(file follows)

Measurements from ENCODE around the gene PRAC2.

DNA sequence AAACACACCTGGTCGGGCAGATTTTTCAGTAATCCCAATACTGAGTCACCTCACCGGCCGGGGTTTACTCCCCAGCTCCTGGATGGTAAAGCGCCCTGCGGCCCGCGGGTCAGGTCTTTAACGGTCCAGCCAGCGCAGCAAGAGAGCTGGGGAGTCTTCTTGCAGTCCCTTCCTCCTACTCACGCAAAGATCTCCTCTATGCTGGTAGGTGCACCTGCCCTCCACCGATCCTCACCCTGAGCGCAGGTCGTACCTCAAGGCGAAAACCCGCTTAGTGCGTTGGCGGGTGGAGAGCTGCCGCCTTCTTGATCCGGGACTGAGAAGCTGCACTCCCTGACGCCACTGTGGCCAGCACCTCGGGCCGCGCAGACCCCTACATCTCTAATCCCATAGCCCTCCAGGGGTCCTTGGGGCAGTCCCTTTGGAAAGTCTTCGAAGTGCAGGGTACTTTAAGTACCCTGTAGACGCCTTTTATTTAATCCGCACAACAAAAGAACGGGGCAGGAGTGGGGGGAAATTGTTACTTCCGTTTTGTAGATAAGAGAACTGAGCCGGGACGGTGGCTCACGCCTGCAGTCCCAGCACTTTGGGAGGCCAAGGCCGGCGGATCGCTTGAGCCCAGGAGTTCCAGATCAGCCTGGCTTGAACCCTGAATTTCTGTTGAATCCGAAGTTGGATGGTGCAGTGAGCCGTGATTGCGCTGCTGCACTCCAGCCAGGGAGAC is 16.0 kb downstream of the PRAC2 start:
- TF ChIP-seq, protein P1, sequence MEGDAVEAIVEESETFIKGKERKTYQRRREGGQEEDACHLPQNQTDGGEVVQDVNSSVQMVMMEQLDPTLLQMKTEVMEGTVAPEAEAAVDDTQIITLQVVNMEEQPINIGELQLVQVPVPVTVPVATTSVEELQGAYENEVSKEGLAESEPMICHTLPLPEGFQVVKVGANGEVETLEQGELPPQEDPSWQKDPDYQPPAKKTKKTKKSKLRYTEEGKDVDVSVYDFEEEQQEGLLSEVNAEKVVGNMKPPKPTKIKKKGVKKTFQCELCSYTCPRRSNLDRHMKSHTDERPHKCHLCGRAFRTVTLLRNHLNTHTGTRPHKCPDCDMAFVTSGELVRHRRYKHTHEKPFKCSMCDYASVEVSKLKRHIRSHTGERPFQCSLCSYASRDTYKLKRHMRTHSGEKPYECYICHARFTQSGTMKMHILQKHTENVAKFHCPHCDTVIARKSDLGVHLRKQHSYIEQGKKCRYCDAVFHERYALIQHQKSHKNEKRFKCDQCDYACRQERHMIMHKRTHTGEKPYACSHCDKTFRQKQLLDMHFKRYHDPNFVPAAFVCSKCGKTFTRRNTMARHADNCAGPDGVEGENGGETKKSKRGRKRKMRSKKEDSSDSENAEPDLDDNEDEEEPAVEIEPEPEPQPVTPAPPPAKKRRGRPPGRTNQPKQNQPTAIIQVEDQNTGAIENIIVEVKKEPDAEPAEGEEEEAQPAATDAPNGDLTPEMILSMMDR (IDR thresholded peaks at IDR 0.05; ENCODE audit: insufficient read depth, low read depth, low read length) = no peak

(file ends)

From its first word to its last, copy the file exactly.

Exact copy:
Measurements from ENCODE around the gene PRAC2.

DNA sequence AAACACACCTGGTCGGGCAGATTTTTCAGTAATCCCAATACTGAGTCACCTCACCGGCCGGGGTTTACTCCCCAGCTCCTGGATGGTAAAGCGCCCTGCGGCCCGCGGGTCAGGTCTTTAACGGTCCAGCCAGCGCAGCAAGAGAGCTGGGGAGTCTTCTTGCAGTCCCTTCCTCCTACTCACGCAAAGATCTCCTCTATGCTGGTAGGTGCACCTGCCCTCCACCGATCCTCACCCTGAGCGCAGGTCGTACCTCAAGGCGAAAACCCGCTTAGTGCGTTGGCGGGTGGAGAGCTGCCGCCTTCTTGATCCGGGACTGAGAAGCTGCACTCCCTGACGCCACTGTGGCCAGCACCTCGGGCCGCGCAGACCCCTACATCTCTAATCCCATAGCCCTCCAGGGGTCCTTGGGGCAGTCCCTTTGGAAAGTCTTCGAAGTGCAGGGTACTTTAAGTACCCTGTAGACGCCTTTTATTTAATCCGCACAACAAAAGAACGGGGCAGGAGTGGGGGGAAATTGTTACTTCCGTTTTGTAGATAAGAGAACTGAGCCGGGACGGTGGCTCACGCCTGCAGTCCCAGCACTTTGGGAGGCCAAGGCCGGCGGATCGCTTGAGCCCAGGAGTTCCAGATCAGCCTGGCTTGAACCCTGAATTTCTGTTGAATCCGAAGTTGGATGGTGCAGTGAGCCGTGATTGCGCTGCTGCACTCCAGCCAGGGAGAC is 16.0 kb downstream of the PRAC2 start:
- TF ChIP-seq, protein P1, sequence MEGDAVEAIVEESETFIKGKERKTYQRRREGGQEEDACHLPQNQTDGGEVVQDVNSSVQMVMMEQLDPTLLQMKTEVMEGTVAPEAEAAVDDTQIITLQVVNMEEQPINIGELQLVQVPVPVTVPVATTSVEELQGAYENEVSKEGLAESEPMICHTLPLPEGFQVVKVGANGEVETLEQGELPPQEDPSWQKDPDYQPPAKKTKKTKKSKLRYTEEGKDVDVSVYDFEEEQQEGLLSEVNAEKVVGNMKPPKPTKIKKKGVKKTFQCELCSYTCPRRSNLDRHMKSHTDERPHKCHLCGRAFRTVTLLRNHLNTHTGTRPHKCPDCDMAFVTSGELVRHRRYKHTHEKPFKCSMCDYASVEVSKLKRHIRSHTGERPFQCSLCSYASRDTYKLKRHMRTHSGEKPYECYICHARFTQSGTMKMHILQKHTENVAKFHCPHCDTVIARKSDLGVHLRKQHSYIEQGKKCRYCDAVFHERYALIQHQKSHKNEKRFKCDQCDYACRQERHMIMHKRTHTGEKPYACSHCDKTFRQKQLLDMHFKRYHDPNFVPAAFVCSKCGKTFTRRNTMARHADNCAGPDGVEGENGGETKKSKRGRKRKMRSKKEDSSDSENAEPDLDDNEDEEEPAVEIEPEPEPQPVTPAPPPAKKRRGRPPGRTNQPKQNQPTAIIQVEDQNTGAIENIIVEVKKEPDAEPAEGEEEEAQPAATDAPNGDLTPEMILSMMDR (IDR thresholded peaks at IDR 0.05; ENCODE audit: insufficient read depth, low read depth, low read length) = no peak